Everyday Use


"Everyday Use" is a short story written by Alice Walker. Walker did a wonderful job illustrating her characters. There are all types of characters in this short story from round to static. Her use of simple symbolism prompts the reader to take a deeper look into the story. Walker?s humble way of conveying the theme makes the reader take a second look at him or herself. Walker did an excellent job in writing this story, so she could warn people of what might happen if they do not live properly.
Every possible type of character is displayed in this short story. Dee starts out the story as a stereotypical light-skinned black person. Feeling as though she was better than everyone else was because her: waist was small, skin was light, a nice grade of hair, and she was somewhat educated. Dee was in a hurry to get out of the country and never come back. She wrote to her mother saying "no matter where we choose to live, she will manage to come see us. But she will never bring her friends" (Walker 63), letting everyone know that she thought she was too good to continue to take part in her heritage. Maggie was portrayed as a flat character. The reader is not told much about her, and she never changes throughout the whole story. The mother would be the static character. She is seen as an older women set in her ways from life experiences, and from what she had been taught growing up black in the south. She made up her mind that the two family quilts would go to Maggie and she did not give it a second thought. Dee is also the dynamic character round. She is dynamic when she returns home to the country. She had previously said she would not bring any of her friends home, but when she gets there she is accompanied by a gentleman. Other aspects of her dynamics are displayed when she changes her name to "Wangero Leewanika Kemanjo". She went from dyeing and hating her upbringing to wanting to take a piece of it with her back to the city. To show off where and what she comes from. Dee is truly a round character. Walker did an excellent job with these characters especially Dee.
Walker?s use of lucid symbolism prompts the reader to take a deeper look into the story and into him or herself. The mother stands for the oppression of black people. The fact that she had only a second grade education showed the white man trying to keep blacks from being educated. She was a strong black woman this characteristic was put in to remind everyone of what blacks go through, but is still able to stand tall. Dee symbolizes ignorance. She was mad at the wrong people to begin with, and ended up almost breaking her mother?s heart. The quilts themselves seemed to be the most symbolic of all. These quilts symbolized the years of oppression that blacks faced and are still facing. They also stood for the deep-rooted history of that particular family. Those quilts stood for the title "Everyday Use". Everyday use is what they were intended for when they were made, but carried such deep underlying meaning. It would have been a shame to of let them deteriorate from everyday use, and not be shown off for the treasures they really were.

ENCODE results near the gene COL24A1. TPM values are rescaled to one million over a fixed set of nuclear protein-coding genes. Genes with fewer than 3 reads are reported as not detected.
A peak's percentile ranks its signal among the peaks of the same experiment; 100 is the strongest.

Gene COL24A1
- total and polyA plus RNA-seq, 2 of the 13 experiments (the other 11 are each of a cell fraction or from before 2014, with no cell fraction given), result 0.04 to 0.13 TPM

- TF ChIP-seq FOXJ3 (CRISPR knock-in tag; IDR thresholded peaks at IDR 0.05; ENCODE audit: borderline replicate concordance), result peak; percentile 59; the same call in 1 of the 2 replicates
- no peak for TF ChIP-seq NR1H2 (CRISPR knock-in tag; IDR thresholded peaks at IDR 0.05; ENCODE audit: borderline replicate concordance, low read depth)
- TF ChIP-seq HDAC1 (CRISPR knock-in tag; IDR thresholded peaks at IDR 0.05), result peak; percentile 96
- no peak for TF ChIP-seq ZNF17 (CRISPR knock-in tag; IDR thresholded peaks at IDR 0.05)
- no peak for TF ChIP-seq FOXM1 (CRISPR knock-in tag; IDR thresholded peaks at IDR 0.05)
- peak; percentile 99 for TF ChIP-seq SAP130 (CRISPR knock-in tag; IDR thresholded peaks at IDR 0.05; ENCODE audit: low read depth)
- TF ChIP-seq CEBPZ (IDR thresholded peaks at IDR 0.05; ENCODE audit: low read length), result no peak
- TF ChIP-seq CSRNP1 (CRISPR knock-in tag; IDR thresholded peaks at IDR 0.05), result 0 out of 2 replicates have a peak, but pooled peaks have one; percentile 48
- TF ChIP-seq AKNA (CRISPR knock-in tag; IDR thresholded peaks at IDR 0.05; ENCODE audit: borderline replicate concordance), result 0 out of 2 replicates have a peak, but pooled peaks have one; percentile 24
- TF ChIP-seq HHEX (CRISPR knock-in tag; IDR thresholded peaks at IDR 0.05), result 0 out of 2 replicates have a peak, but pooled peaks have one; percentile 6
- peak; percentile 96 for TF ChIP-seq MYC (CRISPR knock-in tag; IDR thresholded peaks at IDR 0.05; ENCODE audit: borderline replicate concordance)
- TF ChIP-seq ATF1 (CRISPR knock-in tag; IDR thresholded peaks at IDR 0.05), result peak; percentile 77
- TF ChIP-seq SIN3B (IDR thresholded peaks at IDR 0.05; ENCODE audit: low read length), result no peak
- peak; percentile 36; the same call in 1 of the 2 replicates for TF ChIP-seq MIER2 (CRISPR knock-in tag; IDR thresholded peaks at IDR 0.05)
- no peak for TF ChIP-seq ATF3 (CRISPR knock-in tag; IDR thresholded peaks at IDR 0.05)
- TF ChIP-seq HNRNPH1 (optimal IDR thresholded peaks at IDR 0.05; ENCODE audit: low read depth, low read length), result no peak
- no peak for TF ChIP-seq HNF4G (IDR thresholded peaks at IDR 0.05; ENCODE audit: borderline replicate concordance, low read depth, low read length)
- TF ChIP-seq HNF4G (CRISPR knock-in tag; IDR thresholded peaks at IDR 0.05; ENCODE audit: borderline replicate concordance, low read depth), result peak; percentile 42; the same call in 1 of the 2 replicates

The whole theme of this story is do not take any thing for granted there is no guarantees on anything. Dee looked at her country life and was not happy because she chose to see her life in a negative way. Instead of seeing all of the positive aspects of her life she chose to be unhappy. She would not except the quilts when her mother offered them to her because they stood for country living. If she had only opened her eyes and seen the history or even the love put into the making of those quilts they would have been her?s. Walker used Dee to show the reader a closed minded person who finally saw the light to late.
Walker uses this short story to speak out to the young black youth of America. She was tired of the beliefs probed into the heads of her fellow people. Especially those put into the